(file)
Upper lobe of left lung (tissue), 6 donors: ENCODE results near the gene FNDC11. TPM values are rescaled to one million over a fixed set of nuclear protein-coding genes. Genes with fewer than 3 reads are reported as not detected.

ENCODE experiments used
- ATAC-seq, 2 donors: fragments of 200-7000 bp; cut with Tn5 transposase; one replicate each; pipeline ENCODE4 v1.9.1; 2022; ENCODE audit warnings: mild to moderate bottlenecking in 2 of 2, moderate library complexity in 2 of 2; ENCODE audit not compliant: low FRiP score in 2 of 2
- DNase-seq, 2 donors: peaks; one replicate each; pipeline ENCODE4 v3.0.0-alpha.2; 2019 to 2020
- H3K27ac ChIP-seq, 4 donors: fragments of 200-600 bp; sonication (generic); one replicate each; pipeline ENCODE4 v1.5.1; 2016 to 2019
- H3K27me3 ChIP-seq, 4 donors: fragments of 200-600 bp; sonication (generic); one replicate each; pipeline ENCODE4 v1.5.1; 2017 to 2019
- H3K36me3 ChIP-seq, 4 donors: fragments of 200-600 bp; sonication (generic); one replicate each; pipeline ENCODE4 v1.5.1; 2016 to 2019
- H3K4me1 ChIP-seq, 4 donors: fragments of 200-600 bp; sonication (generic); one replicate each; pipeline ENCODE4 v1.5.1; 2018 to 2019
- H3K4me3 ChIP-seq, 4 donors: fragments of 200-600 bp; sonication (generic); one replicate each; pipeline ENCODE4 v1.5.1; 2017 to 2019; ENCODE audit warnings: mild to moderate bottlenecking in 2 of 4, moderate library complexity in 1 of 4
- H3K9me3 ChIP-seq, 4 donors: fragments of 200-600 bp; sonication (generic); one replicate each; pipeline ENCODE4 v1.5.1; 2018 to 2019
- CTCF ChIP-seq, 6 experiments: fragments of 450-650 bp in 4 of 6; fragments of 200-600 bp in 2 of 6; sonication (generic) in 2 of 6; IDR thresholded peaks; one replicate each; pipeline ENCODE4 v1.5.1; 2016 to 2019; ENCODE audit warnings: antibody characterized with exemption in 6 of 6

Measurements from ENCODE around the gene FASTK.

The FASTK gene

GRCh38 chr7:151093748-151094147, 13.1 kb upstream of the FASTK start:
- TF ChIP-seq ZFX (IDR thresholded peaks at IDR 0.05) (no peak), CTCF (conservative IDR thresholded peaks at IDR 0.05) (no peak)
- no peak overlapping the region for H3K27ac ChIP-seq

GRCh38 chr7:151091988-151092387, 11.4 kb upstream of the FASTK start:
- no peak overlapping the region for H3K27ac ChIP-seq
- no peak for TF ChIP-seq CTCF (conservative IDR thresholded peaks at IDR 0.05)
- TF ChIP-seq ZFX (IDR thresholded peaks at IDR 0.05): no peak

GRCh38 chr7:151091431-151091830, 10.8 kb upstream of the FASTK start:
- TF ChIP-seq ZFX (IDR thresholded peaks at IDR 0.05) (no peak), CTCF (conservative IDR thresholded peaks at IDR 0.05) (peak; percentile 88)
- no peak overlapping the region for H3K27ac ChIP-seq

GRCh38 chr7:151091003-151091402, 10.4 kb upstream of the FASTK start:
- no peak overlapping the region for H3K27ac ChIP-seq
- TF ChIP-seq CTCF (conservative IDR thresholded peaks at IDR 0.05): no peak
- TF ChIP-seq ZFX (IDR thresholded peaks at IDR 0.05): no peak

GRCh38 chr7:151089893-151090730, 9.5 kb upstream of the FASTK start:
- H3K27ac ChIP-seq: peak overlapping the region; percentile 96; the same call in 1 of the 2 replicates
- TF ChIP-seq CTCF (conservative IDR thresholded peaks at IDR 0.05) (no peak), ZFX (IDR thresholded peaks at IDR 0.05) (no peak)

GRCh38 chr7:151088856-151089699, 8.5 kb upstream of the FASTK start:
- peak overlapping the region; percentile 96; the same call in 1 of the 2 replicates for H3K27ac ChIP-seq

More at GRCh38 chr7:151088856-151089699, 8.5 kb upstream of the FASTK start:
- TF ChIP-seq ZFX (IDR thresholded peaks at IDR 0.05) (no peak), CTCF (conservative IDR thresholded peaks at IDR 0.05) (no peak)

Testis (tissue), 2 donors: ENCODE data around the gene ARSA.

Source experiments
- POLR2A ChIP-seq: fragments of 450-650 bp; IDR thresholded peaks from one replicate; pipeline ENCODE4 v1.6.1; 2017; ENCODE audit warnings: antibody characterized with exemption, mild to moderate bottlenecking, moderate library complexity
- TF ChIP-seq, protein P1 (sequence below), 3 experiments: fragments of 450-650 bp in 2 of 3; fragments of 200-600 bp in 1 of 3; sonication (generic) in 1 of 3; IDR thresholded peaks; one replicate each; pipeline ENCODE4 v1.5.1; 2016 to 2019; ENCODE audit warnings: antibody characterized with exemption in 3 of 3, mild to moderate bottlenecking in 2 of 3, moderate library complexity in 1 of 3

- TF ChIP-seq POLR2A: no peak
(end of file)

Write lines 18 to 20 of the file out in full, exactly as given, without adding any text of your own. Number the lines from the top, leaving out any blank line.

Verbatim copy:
- no peak overlapping the region for H3K27ac ChIP-seq
- no peak for TF ChIP-seq CTCF (conservative IDR thresholded peaks at IDR 0.05)
- TF ChIP-seq ZFX (IDR thresholded peaks at IDR 0.05): no peak